January 5, 2003
last storm brought 22 additional inches of snow! Here's an apt quote
from Thoreau's Walden:
"For many years I was the self-appointed inspector of snowstorms
and rain-storms, and did my duty faithfully."
And one from John Muir:
"I began to look forward with delight to the approaching winter
with its wondrous storms, when I would be warmly snow-bound in my
Yosemite cabin with plenty of bread and books."
much enjoy watching snowstorms from the warmth of my house, especially
when those big fluffy flakes are coming down. One wonders if Thoreau
did his "inspecting" from inside his cabin or outside?
January 4, 2003
a scene from one of my recent walks in the woods. In the center is
a group of paper birch trees growing close together. And you can see
the branches of some nearby hemlocks.
Many different birds nest in paper birches, including chickadees,
nuthatches, and some species of woodpeckers.
seeds of this tree also provide food
for the birds, especially redpolls,
pine siskins, and the black-capped
January 3, 2003
snowing again today and we're expecting it to be quite a big storm.
That got me thinking about spring and wildflowers.
To brighten your day, here are a couple of photos of some wildflowers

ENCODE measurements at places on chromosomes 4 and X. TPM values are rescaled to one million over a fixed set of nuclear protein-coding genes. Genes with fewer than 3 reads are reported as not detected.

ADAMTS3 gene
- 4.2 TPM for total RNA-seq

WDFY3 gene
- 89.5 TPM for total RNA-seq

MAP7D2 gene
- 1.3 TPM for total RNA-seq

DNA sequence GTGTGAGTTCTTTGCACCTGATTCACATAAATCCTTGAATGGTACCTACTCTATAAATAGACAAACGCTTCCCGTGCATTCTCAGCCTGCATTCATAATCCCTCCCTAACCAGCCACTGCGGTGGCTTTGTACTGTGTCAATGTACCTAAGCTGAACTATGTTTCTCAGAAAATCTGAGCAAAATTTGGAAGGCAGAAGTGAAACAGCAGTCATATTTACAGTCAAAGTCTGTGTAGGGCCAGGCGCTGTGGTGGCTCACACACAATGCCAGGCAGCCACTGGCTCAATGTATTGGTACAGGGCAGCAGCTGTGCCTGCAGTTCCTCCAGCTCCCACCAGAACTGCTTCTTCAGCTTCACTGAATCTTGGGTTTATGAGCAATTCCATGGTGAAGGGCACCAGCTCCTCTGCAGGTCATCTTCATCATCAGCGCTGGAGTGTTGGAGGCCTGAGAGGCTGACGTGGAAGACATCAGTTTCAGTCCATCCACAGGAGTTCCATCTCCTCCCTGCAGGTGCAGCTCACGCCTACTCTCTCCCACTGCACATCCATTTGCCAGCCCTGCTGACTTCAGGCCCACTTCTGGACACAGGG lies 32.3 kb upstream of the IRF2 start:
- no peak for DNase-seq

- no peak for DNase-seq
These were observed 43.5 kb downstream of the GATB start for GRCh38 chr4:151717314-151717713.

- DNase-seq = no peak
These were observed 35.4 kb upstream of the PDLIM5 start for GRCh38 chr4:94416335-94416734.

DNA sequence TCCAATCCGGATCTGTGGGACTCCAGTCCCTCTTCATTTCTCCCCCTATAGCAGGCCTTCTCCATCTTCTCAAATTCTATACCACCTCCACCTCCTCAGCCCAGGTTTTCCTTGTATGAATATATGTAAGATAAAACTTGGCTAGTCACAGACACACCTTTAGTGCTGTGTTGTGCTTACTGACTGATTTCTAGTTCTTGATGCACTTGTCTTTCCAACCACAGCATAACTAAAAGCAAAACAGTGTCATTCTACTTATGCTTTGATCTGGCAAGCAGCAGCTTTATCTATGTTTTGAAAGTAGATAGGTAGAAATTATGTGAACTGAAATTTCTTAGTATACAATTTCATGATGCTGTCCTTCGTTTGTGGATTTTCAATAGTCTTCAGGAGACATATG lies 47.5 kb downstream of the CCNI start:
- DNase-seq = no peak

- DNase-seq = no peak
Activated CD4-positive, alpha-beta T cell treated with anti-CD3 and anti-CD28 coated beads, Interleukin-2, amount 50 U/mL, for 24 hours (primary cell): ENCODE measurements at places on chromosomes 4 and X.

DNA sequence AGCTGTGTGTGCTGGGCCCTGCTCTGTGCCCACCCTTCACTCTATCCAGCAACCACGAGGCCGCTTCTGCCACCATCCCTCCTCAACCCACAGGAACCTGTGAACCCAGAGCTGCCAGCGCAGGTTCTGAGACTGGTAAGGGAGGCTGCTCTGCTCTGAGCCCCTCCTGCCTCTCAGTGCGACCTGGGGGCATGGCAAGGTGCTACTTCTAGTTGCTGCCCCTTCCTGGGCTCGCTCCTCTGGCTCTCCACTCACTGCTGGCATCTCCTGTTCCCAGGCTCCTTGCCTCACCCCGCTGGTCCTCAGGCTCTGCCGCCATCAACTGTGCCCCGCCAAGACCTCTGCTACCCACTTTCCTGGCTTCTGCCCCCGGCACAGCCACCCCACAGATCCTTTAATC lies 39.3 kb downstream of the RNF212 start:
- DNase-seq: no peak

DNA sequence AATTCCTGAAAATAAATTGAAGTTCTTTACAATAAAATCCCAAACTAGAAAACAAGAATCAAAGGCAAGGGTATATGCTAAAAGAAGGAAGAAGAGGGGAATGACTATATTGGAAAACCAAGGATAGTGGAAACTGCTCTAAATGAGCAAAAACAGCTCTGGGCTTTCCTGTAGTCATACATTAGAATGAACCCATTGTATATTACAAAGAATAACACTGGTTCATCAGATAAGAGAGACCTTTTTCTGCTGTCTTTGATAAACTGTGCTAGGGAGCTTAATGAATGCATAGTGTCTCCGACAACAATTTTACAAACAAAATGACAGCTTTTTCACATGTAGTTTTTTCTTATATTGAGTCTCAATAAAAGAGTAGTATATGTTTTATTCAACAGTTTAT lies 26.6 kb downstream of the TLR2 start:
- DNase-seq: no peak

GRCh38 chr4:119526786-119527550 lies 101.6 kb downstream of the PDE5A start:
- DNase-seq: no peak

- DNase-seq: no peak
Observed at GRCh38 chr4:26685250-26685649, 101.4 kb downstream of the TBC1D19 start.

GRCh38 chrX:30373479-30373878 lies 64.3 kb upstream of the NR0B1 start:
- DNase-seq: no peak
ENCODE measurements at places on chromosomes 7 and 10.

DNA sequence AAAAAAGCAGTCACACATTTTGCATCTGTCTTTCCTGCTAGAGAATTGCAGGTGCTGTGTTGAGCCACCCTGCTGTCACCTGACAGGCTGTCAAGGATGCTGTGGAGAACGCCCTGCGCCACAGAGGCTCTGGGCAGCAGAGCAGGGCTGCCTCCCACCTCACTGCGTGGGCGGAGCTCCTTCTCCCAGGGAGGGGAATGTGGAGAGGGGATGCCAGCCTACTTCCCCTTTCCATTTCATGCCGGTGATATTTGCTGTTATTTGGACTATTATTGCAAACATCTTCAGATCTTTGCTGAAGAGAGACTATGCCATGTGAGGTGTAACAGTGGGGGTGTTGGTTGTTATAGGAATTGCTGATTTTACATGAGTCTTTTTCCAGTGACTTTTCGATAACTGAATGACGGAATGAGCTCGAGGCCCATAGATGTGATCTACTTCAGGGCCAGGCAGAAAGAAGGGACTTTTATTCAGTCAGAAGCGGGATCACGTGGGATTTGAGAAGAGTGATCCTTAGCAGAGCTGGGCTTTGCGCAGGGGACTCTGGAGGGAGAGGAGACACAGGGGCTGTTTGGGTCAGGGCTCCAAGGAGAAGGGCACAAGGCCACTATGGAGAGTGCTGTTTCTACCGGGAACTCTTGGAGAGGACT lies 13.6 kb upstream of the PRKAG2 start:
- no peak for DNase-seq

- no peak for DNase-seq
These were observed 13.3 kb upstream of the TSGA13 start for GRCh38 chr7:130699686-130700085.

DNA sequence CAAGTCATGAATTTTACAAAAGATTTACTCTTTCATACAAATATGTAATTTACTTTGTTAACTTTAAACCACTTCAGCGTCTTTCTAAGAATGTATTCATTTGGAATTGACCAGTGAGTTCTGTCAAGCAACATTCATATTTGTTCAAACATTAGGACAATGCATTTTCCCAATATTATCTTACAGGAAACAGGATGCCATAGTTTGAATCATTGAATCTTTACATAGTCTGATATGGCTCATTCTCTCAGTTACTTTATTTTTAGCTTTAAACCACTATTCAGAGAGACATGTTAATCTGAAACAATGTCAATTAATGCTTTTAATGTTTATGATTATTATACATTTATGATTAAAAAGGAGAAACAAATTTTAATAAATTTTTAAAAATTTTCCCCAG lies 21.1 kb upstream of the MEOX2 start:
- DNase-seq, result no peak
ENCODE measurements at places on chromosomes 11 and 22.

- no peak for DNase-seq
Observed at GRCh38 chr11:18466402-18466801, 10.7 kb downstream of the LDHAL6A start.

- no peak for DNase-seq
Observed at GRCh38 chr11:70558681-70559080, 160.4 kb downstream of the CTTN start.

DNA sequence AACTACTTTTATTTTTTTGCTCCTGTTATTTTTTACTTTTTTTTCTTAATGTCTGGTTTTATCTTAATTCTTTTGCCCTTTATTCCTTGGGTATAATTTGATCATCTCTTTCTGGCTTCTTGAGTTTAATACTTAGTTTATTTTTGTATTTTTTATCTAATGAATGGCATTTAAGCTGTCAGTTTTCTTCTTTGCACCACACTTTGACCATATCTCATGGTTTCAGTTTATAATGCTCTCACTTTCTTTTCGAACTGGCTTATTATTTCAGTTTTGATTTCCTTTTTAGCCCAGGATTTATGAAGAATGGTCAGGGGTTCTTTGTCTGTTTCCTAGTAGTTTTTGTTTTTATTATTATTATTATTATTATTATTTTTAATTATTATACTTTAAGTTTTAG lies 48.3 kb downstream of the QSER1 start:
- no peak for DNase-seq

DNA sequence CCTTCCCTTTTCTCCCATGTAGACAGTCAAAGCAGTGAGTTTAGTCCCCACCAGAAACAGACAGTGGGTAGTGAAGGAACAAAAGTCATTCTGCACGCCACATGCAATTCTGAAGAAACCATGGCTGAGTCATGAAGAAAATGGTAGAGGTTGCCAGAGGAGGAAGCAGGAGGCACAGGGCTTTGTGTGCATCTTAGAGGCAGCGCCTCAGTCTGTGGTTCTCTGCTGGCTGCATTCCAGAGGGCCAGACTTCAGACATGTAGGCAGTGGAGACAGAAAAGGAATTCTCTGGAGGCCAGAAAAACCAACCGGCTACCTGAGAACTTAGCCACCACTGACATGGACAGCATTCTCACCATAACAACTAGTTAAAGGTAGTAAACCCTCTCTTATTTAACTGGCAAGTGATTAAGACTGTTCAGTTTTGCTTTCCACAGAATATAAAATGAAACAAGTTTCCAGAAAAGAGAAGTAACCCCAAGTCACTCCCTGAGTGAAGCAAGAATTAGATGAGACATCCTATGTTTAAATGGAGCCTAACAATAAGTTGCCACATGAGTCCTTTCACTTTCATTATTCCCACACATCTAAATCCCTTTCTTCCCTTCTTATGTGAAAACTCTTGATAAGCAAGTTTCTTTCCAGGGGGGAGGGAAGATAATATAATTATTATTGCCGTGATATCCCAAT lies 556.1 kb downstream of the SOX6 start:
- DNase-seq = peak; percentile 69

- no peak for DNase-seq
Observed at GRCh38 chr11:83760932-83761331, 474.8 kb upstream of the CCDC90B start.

that bloom in the spring - wild
columbines and a red trillium.
January 2, 2003
seen any sign of the red fox lately -
until this morning. The tracks in this photo were not far from my
One of my neighbors saw a red fox recently - maybe the same one whose
tracks we see here.
The adult red fox is generally solitary
until mating season. In New England, mating usually begins in mid-January
continue into early March. The peak
period is the end of January.
January 1, 2003
was excited to see a brown creeper
on an oak tree near my house today. Almost every winter I see one
on that same tree, but there had been no sign of it so far this year.
As I was watching the creeper, I also noticed a hairy
woodpecker and numerous other birds foraging for insects in
that group of deciduous trees.
I've never seen so many birds in that particular area, so I'm guessing
that today must have been an especially good foraging day. The temperature
was about 40 degrees, which may have been a factor.
December 31, 2002
a male evening grosbeak at my
bird feeder today - an unusual sighting for me.
I understand they usually come in flocks - and can clean out your
feeder pretty quickly.
These birds were historically found only in
the northwestern parts of North America. In the mid-1800's, the range
of the evening grosbeak began to expand eastward and southward. Now
their range extends east to the Atlantic.
December 30, 2002
article by the Connecticut Audubon Society. It tells about how
animals spend the winter.
It provides some interesting information about migrators, hibernators,
active animals, and more. I never realized that honeybees are active
during the winter!
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